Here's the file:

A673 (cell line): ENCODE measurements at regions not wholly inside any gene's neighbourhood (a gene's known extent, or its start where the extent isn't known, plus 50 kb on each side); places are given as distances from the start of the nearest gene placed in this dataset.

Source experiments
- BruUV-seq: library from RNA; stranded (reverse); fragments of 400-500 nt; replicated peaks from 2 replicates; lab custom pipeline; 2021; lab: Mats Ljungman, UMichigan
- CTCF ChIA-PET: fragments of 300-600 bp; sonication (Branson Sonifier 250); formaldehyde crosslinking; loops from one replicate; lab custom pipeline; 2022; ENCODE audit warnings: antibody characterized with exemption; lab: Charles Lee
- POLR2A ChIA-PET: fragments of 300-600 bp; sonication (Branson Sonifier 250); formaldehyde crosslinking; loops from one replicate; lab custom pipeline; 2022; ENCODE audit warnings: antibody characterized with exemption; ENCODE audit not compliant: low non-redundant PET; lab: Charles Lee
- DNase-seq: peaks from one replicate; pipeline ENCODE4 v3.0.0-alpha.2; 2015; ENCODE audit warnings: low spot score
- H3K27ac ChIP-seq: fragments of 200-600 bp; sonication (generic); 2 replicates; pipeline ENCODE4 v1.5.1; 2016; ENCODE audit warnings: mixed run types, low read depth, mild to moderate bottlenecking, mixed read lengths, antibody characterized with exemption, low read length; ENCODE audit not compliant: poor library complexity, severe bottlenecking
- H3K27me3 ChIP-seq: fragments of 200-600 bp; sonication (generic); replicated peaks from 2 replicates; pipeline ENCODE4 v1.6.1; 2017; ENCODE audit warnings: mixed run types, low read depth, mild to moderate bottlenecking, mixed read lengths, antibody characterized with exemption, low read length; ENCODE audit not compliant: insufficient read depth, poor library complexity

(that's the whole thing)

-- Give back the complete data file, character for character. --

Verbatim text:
A673 (cell line): ENCODE measurements at regions not wholly inside any gene's neighbourhood (a gene's known extent, or its start where the extent isn't known, plus 50 kb on each side); places are given as distances from the start of the nearest gene placed in this dataset.

Source experiments
- BruUV-seq: library from RNA; stranded (reverse); fragments of 400-500 nt; replicated peaks from 2 replicates; lab custom pipeline; 2021; lab: Mats Ljungman, UMichigan
- CTCF ChIA-PET: fragments of 300-600 bp; sonication (Branson Sonifier 250); formaldehyde crosslinking; loops from one replicate; lab custom pipeline; 2022; ENCODE audit warnings: antibody characterized with exemption; lab: Charles Lee
- POLR2A ChIA-PET: fragments of 300-600 bp; sonication (Branson Sonifier 250); formaldehyde crosslinking; loops from one replicate; lab custom pipeline; 2022; ENCODE audit warnings: antibody characterized with exemption; ENCODE audit not compliant: low non-redundant PET; lab: Charles Lee
- DNase-seq: peaks from one replicate; pipeline ENCODE4 v3.0.0-alpha.2; 2015; ENCODE audit warnings: low spot score
- H3K27ac ChIP-seq: fragments of 200-600 bp; sonication (generic); 2 replicates; pipeline ENCODE4 v1.5.1; 2016; ENCODE audit warnings: mixed run types, low read depth, mild to moderate bottlenecking, mixed read lengths, antibody characterized with exemption, low read length; ENCODE audit not compliant: poor library complexity, severe bottlenecking
- H3K27me3 ChIP-seq: fragments of 200-600 bp; sonication (generic); replicated peaks from 2 replicates; pipeline ENCODE4 v1.6.1; 2017; ENCODE audit warnings: mixed run types, low read depth, mild to moderate bottlenecking, mixed read lengths, antibody characterized with exemption, low read length; ENCODE audit not compliant: insufficient read depth, poor library complexity